Home

 

170px-Keep-calm-and-carry-on-scan

Editor’s note:  Stories by our members chronicle how we are affected by Parkinson’s disease. Our intent is not to prescribe medical advice about the diagnosis, treatment or other medical aspects of PD but to provide information, news, support and encouragement for women living with this condition. Thanks to our anonymous friend  for her story. We love her dearly!–DB


Sister Keep Calm and Carry On

One of my favorite books is “The Martian.” How can you resist a book that starts with “I’m pretty much ***ked”? Getting a diagnosis of Parkinson’s disease can feel a lot like that, particularly when it happens at the best, most productive, peak time of your life. I knew for several years prior to diagnosis what was happening. At some point, you have to accept that knowing is better than not knowing and take the next step.

When I was diagnosed seven years ago, it became clear that I needed to become an advocate for my health and take the reign. I ditched my first neurologist and went to see Melanie Brandabur. Best thing I ever did. In her wonderful way, she told me, “Bad news is you have PD, good news it’s not going to kill you!” I could do something about living the best life I could. Dr. Gandhy at the Parkinson’s Institute continues to support that goal.

In The Martian, Mark Watney doesn’t just rollover and play dead when he gets marooned on Mars, he gets to work. That’s what I did. I found out everything I could about meds and treatment. Discovered Becky Farley and learned about the power of exercise. Met all of the incredible women in the Parkinson’s Women’s Support.

Like the best botanist on Mars (Mark Watney,) I was going to be the best multi-dimensional me I could be. Not just a Parkinson’s Patient.

Overcame my fear of dyskinesia by using medications judiciously. Battled fatigue and sleeplessness. What a combo! Learned that the high energy life I lead is going to have to be moderated to avoid progressing this disease. Accepted that I cry at the drop of the hat now (one of those non-motor symptoms you don’t hear about.) Lost my ability to sing even when my voice remains strong. Learned to hate that double tap on the keyboard or when texting on my phone. Adjusted to some expectations of myself.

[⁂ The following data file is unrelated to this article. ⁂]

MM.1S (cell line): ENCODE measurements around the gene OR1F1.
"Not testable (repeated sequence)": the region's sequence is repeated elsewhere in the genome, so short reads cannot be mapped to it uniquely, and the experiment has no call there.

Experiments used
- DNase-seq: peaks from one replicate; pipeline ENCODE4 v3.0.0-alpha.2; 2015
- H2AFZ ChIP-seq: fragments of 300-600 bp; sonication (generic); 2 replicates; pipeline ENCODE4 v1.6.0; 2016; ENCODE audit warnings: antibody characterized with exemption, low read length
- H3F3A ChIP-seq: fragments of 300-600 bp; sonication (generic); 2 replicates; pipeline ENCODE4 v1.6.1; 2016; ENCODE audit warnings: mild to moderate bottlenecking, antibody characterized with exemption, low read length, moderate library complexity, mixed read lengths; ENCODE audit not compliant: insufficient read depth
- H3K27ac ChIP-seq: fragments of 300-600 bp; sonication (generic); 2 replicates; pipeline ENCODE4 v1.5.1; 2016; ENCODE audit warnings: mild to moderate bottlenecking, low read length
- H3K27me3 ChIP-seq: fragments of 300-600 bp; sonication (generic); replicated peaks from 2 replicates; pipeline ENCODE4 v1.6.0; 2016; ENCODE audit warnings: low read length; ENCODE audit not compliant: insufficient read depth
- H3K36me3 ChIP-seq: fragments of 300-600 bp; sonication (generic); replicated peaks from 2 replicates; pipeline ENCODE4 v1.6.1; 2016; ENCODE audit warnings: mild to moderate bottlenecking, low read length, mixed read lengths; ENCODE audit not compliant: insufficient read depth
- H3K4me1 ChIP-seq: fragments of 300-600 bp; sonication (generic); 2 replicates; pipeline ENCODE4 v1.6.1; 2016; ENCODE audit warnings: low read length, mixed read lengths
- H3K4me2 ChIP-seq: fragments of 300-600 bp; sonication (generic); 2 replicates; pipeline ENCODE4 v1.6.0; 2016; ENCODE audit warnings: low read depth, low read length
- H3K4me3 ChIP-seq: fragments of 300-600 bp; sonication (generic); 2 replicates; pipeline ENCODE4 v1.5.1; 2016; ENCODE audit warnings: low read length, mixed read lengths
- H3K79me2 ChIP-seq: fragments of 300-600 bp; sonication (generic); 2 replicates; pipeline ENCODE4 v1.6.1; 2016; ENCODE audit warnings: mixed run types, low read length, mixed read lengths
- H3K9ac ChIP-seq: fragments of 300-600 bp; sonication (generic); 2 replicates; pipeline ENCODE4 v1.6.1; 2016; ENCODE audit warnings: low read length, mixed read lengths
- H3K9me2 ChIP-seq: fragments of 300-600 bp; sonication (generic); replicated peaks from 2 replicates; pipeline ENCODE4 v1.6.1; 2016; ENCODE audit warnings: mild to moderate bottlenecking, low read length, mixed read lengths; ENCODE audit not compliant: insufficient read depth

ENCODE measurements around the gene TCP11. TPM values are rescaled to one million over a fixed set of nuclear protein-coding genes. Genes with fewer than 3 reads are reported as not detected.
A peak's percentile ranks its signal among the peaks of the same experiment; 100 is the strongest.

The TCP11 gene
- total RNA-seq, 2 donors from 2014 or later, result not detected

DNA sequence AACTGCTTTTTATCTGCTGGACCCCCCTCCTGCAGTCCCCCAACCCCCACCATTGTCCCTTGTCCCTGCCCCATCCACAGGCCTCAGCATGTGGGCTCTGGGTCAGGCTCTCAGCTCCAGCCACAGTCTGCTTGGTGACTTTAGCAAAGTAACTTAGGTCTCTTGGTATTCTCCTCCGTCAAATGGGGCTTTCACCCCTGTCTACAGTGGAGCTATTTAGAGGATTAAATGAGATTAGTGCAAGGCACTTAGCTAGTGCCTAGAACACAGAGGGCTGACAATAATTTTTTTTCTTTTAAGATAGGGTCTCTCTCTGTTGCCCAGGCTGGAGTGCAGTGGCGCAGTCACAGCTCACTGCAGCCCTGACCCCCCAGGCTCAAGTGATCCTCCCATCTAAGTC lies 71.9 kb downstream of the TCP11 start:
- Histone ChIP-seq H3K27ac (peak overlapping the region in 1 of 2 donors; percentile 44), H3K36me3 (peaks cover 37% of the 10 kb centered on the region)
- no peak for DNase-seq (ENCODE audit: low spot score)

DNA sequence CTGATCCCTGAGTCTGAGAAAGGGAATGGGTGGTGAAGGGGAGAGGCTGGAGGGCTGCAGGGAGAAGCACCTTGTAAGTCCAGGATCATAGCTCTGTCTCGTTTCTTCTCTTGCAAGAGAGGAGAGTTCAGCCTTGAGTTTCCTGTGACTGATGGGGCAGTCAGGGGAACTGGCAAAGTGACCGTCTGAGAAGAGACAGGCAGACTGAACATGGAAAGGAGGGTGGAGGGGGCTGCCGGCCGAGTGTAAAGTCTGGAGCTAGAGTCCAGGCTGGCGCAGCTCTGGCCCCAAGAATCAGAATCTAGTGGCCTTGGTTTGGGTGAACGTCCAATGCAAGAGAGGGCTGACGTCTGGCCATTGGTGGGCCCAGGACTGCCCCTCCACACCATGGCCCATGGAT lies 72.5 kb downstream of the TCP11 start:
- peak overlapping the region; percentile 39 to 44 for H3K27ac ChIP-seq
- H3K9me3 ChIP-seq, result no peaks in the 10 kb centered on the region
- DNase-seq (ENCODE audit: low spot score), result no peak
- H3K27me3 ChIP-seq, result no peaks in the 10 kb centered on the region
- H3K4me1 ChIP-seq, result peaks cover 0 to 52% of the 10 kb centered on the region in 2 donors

There have also been wonderful moments along the way. I have dear and life-long friends from the PWR Retreat. I savor every opportunity to move, be mobile, free. I love my work and excel at it even though I do not reveal my condition in the workplace. Travel a lot. My family supports me and my friends don’t limit or coddle me. I try things I don’t think will work like drawing. Weight train and exercise. Never ever give up stretching myself cooking and baking. I recently made a 28 in. high three-tier wedding cake!

The Martian made it home, in one piece with a foundation of strength he could rely on and the future ahead of him. The best of possible outcomes for us all!


About Parkinson’s Women Support: The mission of Parkinson’s Women Support is to offer moral support, encouragement and camaraderie for women who are Parkinson’s disease patients. Check out our Facebook page: https://www.facebook.com/parkinsonswomen

 

Leave a Reply

Fill in your details below or click an icon to log in:

WordPress.com Logo

You are commenting using your WordPress.com account. Log Out / Change )

Twitter picture

You are commenting using your Twitter account. Log Out / Change )

Facebook photo

You are commenting using your Facebook account. Log Out / Change )

Google+ photo

You are commenting using your Google+ account. Log Out / Change )

Connecting to %s